Every year, business owners promise themselves they will make their business more efficient and stronger. Although they intend to make those resolutions a reality, often times by mid-March, their old practices start to take over, and the business starts to look like nothing has changed.
In fact, only a meager 8 percent of people are successful in achieving their New Year’s resolution(s). The reason being that most people idealize the new year – they believe the change in the calendar has the power to transform a business – when in reality, real change takes a lot of work.
March is the perfect time to reboot those forgotten goals by making them realistic and achievable:
- Assess the situation: The resolutions that a business owner picked can be a great tool to figure out what needs improving three months later. For instance, if a car repair shop is interested in increasing its profit in the new year, there may be changes the owner needs to make to his procedures, staff or shop to make that goal happen. A new resolution reboot could be the perfect time to make the necessary small changes to the business in order to start increasing the overall end goal.
- Visualize your life: Along with monetary goals for the business, a business owner should decide how a New Year’s resolution will benefit his or her overall lifestyle. If the business owner is the type of person who would love to spend one week a month working remotely from her lake cabin, then her resolutions should reflect that desire. Many business owners make the mistake of picking a resolution that they think they should make, instead of one that will truly make their lives better. A business owner should have an open dialogue with themselves instead of making resolutions they never intend on keeping.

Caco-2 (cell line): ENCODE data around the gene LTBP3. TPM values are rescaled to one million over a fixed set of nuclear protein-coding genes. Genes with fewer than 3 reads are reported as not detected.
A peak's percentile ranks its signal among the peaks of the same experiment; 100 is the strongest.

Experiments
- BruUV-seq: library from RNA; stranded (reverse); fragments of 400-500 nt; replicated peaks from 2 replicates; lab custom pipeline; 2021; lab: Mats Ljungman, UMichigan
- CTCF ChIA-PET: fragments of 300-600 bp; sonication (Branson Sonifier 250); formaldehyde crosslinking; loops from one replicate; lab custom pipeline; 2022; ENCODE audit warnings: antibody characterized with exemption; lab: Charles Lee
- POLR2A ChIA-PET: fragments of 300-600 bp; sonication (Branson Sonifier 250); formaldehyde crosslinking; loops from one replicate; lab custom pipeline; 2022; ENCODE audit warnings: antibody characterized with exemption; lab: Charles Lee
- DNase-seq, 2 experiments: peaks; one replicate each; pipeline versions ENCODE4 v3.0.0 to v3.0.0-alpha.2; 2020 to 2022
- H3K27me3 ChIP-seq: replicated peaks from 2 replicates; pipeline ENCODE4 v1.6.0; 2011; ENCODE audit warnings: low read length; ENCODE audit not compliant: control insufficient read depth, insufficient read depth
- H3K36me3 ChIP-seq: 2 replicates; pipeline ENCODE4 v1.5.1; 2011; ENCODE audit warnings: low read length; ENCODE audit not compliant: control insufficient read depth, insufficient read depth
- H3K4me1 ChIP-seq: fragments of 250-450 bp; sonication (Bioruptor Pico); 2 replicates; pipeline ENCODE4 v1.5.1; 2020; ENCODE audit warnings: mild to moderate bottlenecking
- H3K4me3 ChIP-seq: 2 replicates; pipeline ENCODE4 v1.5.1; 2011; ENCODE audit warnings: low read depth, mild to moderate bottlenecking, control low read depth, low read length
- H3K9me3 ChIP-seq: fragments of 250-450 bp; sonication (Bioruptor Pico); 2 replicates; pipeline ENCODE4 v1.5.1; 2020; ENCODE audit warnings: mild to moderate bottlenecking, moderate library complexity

- Put a plan together: Keep planning simple. No need for long and detailed documents that doesn’t get deployed. Start with identifying the top three dangers, opportunities and strengths of the business and set specific goals in each area. The business owner should think about where they want to be by the end of the year and what things need to change to get them there.
- Learn from the mistakes: A business owner should not be too hard on themselves. There are many circumstances that cannot be predicted and it is almost better that mistakes are made in the resolution process. As long as business owners learn from each mistake and applies their findings to future goals, there is no harm in not keeping a resolution.
EDITOR’S NOTE: This article was written by Susan Stilwell. Susan has more than 20 years of comprehensive sales, marketing and management experience in the coaching, consulting and human capital industries. As an accomplished business development professional, Susan has specialized in successfully launching start-up businesses including her own staffing company in 1998. Susan is currently responsible for Brand Development for AdviCoach, a national business coaching company with more than 75 offices throughout the United States that advices small-medium sized businesses.